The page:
Project Implicit is a collaboration between researchers who are interested in the thoughts and feelings of people outside of their conscious awareness and control. Their goal is to educate us about hidden and unconscious biases.
In 2014, they analyzed the result of 1.5 million voluntary participants of the Implicit Association Test (IAT) which measures subtle or unconscious racial preferences. Their findings showed levels of uncontrolled bias were higher in the Southeast and East but much lower in the New England states.
Dominic Packer, a psychologist at Lehigh University took the Project Implicit conclusions and tried to find other correlations between state differences in IAT scores among other sociological and demographic considerations.
Packer’s conclusions were eye opening. States with high implicit bias scores had more income inequality and were former slave holding states. They also had more racist tweets that corresponded to states that voted for Mitt Romney in the 2012 presidential election.
His most startling conclusion actually reinforces the long held notion that the closer you are in proximity to someone who is different from you, the more likely you will fail to recognize and embrace their differences.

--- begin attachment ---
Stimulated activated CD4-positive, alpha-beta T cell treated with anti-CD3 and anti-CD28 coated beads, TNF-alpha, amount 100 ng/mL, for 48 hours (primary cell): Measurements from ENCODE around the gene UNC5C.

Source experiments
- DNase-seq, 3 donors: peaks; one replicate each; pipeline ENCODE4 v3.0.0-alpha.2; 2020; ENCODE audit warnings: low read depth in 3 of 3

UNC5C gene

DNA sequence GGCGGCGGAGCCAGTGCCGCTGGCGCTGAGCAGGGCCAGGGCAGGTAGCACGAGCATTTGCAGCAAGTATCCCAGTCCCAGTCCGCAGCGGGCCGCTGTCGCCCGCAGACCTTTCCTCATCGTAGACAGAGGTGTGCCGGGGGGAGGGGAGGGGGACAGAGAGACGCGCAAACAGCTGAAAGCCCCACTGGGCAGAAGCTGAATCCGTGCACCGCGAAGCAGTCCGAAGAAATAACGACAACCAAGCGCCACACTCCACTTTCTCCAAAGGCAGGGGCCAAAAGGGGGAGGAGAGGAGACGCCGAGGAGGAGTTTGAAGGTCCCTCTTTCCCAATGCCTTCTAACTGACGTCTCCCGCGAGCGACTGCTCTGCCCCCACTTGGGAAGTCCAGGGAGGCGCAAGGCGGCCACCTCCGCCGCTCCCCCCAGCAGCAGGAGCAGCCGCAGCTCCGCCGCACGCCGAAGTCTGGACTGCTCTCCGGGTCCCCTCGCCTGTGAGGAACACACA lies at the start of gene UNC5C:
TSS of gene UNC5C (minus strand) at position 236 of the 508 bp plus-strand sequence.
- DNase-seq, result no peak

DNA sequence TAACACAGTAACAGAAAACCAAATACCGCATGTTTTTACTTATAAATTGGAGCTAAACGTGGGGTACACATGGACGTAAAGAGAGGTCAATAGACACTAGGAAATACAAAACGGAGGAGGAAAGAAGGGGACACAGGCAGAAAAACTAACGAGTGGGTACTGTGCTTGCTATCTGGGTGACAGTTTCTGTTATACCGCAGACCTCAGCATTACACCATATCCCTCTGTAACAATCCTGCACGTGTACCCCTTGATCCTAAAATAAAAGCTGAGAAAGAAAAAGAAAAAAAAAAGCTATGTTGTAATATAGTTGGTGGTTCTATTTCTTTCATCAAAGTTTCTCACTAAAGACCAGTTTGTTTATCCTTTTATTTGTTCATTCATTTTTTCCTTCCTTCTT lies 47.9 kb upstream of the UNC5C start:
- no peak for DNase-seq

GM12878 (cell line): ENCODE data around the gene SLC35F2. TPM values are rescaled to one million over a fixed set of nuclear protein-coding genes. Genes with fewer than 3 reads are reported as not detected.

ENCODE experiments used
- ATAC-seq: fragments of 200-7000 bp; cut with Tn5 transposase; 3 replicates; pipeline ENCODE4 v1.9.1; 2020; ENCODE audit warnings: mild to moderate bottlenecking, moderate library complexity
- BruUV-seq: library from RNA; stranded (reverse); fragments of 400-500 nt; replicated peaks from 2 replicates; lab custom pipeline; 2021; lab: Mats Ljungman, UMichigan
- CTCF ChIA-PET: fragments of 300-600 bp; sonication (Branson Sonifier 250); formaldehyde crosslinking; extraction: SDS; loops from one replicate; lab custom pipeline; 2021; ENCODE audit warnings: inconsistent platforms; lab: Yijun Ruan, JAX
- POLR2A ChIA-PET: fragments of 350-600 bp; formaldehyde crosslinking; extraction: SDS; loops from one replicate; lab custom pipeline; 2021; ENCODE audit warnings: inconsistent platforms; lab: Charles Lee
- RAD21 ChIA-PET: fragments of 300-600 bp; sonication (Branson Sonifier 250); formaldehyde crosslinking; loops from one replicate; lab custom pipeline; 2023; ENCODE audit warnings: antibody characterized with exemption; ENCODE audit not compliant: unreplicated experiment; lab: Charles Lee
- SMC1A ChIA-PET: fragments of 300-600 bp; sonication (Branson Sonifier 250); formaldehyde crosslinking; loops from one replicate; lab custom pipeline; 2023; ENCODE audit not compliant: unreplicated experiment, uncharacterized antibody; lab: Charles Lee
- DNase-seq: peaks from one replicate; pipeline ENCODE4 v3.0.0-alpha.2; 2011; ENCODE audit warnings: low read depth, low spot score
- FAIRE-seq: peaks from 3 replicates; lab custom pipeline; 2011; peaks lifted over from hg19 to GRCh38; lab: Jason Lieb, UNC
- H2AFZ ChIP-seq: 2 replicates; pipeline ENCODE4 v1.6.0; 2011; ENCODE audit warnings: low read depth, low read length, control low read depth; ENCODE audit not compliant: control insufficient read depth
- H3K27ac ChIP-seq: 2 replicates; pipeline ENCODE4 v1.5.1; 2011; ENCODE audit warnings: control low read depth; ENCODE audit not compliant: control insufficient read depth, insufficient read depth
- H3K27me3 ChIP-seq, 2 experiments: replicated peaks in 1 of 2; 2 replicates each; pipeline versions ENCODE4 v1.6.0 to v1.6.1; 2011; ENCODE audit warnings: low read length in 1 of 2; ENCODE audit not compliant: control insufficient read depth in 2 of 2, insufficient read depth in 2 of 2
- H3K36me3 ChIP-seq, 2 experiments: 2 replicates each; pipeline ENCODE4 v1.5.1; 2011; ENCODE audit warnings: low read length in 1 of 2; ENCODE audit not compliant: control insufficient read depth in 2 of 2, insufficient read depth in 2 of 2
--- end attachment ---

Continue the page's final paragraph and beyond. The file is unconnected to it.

Packer found that the ratio of white to black residents in a given state explained over 50% of the variability in the implicit bias scores of white participants. Essentially, states where whites outnumber blacks had lower implicit bias scores among white contributors. States where Blacks made up proportionally more of the population had higher implicit bias scores among white respondents.
What could be at play here? How can we build diverse organizations if the very differences diversity brings is the same source for implicit bias? How does that build inclusion?
Guru Andres Tapia who gave us the term “inclusion paradox” has the answer; this notion that we have created diverse organizations, schools and communities but fumbled away the promise of diversity-inclusion. We have forgotten that diversity is just the mix. Inclusion is making sure the mix work well.
Tapia would say that the high implicit bias scores from whites who interact in some way with blacks is due to their tendency to minimize differences. You hear this theme in statements like. Can we coexist? Can we tolerate each other? I think I can put up with this person. We want to do just enough to get by. By just papering over differences that truly exist, we push unresolved emotions and beliefs into our subconscious making them even more difficult to manage.
It is time we call out these differences in a constructive manner. It begins by knocking on the door of differences and holding out hope that the person on the other side lets us in.
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